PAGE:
Think about trying to find a secret vision; you’ve been running on hope, disregarding reality; feelings you don’t understand consuming your mind. You have been searching for something you’re not quite sure exists, but then, out of no where; you find it. It becomes your everything, it comforts you. For what it’s worth, I know now that what I was aimlessly searching for does not have a fix. That is something I have to find within myself. I was young, and I was naïve. I thought the world would wait for me to catch up, for me to figure out what I wanted. I managed to block out all the negative emotions I was feeling not realizing you can’t effectively block negative emotions without blocking the positive ones too. I was a robot; emotionless is a drama fueled environment.

 “The days passed, as they do, and life went on.”

A Day At The Methadone Clinic

I’ve been seeing the same faces every week for 3 years at the methadone clinic. But it seems new faces have been appearing more and more; so many people who can relate to each other and don’t even know it. Few of us have gotten to know each other better, and we are able to talk and somewhat help each other out; it’s almost like having a group therapy session. People from all walks of life go weekly to maintain their sobriety, if you consider methadone patients clean. I do, because I am one of them. If it wasn’t for my daily dose of methadone I don’t know where I’d be. I am however aware that I will have to come off of it at some point, I just have to make sure I’m ready this time.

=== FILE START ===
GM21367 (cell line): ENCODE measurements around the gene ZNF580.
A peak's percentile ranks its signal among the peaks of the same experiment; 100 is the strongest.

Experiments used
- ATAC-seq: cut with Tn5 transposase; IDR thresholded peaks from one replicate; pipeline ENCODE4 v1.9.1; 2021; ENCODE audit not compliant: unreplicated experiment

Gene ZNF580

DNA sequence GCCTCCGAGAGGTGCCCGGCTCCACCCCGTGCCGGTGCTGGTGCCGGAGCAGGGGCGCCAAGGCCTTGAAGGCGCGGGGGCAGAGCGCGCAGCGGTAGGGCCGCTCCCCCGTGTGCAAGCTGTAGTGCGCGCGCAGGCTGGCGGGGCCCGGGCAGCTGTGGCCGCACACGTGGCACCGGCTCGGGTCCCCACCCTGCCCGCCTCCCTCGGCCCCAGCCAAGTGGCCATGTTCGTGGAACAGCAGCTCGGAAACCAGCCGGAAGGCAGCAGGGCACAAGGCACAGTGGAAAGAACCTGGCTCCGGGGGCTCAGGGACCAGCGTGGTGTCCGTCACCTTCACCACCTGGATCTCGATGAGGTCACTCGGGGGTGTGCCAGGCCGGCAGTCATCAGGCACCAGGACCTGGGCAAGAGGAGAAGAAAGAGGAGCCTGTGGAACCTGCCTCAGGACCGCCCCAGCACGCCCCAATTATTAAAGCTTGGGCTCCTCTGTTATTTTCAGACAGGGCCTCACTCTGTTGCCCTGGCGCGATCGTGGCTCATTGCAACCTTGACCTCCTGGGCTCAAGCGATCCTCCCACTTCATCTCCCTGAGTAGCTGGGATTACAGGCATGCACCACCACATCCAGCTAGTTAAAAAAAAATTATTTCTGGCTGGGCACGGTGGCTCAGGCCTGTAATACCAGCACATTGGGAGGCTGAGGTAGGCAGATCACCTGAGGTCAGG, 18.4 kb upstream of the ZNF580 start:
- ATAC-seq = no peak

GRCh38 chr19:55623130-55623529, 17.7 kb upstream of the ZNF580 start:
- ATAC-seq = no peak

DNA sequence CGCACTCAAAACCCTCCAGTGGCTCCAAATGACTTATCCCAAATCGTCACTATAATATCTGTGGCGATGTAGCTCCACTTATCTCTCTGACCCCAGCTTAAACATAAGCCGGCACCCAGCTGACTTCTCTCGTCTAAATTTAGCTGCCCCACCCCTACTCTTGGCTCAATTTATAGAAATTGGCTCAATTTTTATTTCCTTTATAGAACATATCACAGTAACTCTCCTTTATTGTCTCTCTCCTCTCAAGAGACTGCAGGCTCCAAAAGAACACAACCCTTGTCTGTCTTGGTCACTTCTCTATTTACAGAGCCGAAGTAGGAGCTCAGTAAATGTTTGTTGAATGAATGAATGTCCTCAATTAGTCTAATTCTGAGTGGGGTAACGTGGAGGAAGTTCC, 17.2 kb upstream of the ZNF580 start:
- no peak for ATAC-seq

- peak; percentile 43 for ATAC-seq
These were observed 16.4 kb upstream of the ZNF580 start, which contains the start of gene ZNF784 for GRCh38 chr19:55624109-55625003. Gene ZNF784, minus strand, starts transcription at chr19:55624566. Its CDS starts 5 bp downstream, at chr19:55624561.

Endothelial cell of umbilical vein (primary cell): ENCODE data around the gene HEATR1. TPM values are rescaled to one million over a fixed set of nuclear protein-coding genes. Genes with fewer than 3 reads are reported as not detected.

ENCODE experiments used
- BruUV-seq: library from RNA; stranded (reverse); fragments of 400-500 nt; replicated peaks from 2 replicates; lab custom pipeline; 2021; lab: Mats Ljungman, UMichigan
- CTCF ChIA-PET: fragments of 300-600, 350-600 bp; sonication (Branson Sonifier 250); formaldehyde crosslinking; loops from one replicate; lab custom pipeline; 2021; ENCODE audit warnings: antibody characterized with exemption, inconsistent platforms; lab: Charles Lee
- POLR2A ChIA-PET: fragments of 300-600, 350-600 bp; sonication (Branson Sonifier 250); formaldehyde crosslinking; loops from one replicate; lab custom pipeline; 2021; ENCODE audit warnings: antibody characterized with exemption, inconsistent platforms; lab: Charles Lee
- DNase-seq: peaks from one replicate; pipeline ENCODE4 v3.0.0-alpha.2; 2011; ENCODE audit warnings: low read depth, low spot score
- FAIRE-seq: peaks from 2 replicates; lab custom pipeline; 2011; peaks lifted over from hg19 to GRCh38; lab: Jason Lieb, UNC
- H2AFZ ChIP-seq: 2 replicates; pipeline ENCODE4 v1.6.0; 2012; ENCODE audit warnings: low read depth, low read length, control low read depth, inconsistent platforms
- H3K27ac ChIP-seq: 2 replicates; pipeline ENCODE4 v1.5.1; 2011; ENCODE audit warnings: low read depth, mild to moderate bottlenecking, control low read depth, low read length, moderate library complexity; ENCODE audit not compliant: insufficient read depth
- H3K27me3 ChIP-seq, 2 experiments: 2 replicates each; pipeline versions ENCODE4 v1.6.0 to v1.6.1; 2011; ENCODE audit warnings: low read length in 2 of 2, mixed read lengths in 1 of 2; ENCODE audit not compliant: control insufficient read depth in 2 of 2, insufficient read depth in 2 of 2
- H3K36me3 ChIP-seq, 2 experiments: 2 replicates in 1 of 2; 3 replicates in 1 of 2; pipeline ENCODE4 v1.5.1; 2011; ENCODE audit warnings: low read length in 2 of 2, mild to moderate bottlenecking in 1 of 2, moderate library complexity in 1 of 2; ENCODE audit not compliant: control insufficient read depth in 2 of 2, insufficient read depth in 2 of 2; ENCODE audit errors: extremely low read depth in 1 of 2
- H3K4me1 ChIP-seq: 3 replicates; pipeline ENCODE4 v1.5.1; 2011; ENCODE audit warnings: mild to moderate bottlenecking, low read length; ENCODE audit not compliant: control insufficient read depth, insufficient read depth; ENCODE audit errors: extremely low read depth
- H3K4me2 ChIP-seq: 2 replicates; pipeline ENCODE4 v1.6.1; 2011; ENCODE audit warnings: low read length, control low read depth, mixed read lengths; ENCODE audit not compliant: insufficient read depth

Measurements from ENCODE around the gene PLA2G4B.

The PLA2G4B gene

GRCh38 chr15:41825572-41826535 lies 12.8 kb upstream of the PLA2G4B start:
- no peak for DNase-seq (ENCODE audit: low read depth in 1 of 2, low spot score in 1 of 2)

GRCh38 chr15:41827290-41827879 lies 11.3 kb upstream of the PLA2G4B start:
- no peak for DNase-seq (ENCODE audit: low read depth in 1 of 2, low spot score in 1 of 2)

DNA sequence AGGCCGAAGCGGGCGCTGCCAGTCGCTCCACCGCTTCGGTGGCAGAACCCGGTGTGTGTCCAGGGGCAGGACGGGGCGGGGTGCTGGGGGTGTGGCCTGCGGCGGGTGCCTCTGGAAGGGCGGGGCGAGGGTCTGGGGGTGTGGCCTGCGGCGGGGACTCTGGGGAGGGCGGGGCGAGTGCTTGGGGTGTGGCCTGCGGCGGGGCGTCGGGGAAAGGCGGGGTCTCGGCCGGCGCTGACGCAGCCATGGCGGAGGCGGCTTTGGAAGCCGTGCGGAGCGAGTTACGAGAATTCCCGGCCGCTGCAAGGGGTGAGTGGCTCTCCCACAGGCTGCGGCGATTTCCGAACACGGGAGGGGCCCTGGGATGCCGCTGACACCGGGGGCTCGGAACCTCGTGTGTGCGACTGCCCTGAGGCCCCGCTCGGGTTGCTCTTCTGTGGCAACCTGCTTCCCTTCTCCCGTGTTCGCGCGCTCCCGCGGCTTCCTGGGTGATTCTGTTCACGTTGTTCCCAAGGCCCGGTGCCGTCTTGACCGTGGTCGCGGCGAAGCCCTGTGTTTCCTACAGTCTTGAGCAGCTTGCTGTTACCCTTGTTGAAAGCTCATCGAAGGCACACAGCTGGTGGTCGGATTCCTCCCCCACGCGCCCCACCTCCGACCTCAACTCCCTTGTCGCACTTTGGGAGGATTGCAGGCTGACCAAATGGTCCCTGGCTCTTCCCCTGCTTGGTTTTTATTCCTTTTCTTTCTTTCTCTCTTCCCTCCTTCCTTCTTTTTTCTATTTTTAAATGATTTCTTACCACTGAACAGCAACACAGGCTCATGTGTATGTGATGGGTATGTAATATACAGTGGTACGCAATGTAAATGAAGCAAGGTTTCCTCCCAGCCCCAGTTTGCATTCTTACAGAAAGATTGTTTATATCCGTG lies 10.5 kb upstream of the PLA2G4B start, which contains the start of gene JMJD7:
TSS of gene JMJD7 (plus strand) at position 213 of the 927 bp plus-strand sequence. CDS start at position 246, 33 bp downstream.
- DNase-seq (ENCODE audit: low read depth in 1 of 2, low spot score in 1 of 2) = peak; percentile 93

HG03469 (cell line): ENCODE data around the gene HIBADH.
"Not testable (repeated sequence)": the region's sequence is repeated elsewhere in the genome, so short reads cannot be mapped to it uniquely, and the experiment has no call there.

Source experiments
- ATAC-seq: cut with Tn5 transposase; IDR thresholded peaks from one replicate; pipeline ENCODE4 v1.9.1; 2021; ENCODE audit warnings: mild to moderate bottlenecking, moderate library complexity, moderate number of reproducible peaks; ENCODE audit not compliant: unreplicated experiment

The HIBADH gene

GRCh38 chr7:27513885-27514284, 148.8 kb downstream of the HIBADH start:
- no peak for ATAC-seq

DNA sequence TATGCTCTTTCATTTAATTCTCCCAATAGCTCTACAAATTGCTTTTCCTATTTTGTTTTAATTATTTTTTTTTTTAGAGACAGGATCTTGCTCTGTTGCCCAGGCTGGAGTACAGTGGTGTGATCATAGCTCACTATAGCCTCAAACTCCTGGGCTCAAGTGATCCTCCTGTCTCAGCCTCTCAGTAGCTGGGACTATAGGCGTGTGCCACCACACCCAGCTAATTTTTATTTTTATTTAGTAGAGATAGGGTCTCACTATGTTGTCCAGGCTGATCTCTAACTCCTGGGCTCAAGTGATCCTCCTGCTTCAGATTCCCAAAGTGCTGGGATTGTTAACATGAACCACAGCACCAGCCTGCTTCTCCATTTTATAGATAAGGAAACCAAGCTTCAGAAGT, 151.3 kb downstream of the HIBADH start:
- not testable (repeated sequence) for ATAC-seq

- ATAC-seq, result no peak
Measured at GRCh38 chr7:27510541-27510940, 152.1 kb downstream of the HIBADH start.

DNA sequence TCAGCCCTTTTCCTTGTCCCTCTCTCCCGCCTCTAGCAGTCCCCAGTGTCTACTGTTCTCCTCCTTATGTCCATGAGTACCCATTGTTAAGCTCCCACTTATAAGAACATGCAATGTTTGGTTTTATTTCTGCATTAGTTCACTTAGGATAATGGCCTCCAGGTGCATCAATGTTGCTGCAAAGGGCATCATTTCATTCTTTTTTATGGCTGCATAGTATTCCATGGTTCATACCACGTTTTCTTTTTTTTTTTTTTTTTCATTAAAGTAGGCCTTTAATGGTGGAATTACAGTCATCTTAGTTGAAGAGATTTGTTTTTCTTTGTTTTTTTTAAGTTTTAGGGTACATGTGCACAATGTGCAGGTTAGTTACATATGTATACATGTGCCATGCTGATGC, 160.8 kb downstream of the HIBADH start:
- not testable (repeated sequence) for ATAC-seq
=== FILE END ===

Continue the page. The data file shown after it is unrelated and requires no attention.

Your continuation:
I’ve heard and seen heartbreaking stories of people’s struggles with addiction. Everything from domestic disputes, to deaths, to amputations. Sometimes these stories are sad, sometimes scary, sometimes inspiring, but always unique. It is a place full of sadness, despair, hurt, anger, but it also has happiness, strength, empathy, and most of all it is a place that has hope. Although some may not agree with methadone or suboxone; it’s a fact that these medications have saved lives. It has given people an opportunity at a new life, a job, a career, a family; again it has given people hope. Hope is priceless; hope is something that can change a person’s life. Hope is a possibility, and sometimes that remote possibility becomes a reality.

I used to want to hide my face while walking into the methadone clinic. I didn’t want people to know anything about me; I didn’t want people to judge me. Thing’s have changed and I now walk in there proudly. I am proud that I have made it this far, proud that I am still breathing, proud that I have a future, and happy that I have hope. I have found a place where I am not judged, a place where everyone can relate one way or another. All I can do is make the best out of the situation, and that’s what I have done. At the end of the day, like it or not; we all look up at the same set of stars.